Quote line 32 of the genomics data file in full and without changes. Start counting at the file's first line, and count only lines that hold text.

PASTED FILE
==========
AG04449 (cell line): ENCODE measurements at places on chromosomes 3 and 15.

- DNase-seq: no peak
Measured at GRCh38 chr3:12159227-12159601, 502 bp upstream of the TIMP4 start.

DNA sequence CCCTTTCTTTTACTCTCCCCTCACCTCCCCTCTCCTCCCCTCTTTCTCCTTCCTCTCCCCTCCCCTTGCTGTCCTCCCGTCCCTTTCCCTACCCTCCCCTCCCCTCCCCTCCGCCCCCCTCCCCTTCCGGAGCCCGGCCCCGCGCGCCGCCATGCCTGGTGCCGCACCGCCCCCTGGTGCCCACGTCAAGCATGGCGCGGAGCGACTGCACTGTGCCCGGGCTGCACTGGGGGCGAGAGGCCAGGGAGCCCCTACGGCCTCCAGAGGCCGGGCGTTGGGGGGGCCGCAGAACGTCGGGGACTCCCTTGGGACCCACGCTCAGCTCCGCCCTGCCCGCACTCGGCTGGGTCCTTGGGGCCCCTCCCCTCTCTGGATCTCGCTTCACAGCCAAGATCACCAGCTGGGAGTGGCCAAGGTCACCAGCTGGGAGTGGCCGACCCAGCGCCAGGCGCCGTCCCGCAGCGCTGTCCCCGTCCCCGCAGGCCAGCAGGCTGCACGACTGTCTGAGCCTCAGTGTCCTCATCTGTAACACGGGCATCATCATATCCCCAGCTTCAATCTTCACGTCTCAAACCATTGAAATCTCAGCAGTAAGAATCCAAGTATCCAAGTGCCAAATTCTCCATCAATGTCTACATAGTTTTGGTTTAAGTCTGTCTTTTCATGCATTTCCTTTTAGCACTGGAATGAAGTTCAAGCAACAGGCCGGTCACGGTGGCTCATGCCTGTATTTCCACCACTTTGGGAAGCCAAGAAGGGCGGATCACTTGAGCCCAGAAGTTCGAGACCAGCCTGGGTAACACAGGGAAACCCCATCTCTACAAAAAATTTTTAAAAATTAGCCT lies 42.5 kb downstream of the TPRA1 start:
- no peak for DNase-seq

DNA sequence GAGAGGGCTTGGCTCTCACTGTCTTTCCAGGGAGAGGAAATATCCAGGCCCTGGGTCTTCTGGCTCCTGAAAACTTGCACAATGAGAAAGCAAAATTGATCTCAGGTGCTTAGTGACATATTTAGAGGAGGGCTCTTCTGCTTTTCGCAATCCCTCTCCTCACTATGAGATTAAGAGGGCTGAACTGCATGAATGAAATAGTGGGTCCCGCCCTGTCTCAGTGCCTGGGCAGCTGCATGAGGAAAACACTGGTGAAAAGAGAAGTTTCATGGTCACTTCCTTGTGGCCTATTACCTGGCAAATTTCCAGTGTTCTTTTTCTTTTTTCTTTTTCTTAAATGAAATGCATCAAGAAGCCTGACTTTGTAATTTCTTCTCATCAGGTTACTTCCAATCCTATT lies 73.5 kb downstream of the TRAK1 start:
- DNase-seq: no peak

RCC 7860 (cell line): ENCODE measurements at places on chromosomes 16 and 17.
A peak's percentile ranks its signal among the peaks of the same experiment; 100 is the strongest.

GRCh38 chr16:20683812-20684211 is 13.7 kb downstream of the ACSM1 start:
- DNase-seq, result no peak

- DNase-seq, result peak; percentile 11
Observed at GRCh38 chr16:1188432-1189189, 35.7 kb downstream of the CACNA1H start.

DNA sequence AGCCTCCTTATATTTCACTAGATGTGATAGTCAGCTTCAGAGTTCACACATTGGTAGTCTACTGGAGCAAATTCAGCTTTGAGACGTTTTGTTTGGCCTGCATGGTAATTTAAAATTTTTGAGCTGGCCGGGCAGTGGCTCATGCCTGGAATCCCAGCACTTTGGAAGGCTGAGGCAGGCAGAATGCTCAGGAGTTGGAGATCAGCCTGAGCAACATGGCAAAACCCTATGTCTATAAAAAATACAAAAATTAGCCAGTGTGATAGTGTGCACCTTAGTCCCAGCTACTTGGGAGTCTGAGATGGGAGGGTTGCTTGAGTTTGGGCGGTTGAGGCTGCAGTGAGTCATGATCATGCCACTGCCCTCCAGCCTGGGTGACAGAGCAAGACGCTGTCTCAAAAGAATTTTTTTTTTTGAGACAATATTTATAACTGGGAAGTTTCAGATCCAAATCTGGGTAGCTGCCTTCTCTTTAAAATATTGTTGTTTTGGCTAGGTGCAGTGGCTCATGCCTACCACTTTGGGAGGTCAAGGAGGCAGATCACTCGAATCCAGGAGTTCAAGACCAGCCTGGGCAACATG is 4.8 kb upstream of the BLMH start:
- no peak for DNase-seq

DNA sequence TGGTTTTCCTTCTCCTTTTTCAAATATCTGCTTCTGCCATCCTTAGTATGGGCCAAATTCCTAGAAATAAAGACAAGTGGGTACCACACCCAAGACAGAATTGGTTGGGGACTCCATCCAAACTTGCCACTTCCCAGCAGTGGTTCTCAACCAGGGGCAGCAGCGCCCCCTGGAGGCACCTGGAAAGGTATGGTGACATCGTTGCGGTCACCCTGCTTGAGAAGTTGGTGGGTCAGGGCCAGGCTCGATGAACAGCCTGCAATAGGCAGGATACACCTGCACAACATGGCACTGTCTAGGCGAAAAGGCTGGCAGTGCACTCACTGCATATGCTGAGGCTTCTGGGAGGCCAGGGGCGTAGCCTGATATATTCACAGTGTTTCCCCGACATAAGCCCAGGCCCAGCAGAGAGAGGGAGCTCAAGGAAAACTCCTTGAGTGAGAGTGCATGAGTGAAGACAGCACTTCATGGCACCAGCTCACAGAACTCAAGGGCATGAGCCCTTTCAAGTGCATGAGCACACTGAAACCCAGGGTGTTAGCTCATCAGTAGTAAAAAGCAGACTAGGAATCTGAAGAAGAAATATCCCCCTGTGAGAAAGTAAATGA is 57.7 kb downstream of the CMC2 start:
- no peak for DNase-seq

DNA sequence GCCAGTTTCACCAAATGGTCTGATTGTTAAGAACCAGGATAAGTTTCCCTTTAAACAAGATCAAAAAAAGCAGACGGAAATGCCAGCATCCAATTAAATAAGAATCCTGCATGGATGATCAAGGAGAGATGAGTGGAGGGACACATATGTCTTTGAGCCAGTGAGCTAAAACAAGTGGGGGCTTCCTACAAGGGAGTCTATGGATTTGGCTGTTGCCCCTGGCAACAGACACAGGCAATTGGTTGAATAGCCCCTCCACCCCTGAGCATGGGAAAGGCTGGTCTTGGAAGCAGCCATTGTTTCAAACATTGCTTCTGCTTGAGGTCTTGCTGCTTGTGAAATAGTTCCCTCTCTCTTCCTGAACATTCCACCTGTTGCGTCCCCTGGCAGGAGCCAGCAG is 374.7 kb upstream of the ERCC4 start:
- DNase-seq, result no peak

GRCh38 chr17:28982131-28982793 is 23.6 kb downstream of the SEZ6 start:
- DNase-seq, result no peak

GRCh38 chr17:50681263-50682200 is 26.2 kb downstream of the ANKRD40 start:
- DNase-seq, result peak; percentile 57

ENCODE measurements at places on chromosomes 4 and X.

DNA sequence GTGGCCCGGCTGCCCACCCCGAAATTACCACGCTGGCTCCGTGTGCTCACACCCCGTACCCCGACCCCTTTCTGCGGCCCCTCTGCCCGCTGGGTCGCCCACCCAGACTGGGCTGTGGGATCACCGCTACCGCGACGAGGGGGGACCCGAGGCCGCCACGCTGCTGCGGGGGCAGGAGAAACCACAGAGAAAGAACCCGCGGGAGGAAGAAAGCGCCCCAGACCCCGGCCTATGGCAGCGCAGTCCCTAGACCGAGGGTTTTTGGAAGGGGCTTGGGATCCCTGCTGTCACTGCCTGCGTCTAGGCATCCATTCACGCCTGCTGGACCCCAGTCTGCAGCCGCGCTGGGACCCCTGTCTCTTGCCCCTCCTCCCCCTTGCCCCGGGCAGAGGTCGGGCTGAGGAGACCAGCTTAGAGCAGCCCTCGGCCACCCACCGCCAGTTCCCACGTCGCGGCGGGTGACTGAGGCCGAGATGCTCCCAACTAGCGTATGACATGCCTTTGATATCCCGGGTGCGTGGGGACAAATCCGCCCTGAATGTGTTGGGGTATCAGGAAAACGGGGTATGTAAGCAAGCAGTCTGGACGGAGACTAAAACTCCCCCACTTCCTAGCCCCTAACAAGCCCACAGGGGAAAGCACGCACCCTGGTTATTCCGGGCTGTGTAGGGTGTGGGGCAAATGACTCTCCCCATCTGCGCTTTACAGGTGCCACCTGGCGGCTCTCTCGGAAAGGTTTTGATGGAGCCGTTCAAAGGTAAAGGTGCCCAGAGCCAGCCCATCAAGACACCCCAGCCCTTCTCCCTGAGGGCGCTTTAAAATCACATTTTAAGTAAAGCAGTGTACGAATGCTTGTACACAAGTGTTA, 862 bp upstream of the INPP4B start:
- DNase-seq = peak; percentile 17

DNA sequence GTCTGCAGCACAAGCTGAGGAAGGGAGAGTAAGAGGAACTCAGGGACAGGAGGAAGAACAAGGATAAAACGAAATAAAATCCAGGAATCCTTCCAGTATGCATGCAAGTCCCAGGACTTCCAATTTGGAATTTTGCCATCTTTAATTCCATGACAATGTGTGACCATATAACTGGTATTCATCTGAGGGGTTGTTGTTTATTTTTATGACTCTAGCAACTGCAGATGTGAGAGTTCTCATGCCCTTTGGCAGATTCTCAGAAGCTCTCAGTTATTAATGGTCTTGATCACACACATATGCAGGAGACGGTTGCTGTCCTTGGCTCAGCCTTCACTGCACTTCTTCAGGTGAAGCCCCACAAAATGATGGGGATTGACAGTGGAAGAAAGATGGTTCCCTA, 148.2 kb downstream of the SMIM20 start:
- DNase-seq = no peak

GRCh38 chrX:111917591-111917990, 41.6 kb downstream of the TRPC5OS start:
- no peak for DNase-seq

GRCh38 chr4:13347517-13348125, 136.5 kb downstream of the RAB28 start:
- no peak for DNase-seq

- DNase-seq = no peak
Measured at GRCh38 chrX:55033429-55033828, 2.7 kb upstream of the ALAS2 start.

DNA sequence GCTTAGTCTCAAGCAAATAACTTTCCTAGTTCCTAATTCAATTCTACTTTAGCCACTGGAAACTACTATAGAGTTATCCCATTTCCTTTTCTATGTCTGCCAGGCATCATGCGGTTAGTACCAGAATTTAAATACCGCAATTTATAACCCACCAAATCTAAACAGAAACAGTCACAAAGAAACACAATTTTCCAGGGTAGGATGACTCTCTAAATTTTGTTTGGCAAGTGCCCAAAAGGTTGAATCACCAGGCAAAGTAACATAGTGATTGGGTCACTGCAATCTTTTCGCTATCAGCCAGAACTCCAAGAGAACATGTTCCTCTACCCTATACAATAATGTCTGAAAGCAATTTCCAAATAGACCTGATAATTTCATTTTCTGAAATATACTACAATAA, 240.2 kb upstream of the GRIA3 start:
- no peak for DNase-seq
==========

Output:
- no peak for DNase-seq